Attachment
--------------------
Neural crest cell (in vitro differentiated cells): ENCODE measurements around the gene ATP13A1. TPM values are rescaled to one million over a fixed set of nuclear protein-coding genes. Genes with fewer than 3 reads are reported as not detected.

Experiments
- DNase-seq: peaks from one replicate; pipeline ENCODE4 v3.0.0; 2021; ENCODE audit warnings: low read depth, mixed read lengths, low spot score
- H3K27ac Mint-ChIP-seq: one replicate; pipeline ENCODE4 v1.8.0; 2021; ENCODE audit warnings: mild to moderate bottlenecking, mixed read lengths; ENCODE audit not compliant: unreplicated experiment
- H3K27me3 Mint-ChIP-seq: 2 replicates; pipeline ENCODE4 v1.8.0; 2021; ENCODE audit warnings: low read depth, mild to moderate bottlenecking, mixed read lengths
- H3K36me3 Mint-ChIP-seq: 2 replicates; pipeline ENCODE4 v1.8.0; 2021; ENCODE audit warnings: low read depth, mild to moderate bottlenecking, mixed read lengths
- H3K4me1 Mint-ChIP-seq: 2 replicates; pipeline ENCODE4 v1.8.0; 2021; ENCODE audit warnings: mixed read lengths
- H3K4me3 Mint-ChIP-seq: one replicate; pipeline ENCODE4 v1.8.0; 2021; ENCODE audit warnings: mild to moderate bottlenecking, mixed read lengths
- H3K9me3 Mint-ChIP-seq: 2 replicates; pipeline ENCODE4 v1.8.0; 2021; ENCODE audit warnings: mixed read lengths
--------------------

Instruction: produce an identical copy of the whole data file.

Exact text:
Neural crest cell (in vitro differentiated cells): ENCODE measurements around the gene ATP13A1. TPM values are rescaled to one million over a fixed set of nuclear protein-coding genes. Genes with fewer than 3 reads are reported as not detected.

Experiments
- DNase-seq: peaks from one replicate; pipeline ENCODE4 v3.0.0; 2021; ENCODE audit warnings: low read depth, mixed read lengths, low spot score
- H3K27ac Mint-ChIP-seq: one replicate; pipeline ENCODE4 v1.8.0; 2021; ENCODE audit warnings: mild to moderate bottlenecking, mixed read lengths; ENCODE audit not compliant: unreplicated experiment
- H3K27me3 Mint-ChIP-seq: 2 replicates; pipeline ENCODE4 v1.8.0; 2021; ENCODE audit warnings: low read depth, mild to moderate bottlenecking, mixed read lengths
- H3K36me3 Mint-ChIP-seq: 2 replicates; pipeline ENCODE4 v1.8.0; 2021; ENCODE audit warnings: low read depth, mild to moderate bottlenecking, mixed read lengths
- H3K4me1 Mint-ChIP-seq: 2 replicates; pipeline ENCODE4 v1.8.0; 2021; ENCODE audit warnings: mixed read lengths
- H3K4me3 Mint-ChIP-seq: one replicate; pipeline ENCODE4 v1.8.0; 2021; ENCODE audit warnings: mild to moderate bottlenecking, mixed read lengths
- H3K9me3 Mint-ChIP-seq: 2 replicates; pipeline ENCODE4 v1.8.0; 2021; ENCODE audit warnings: mixed read lengths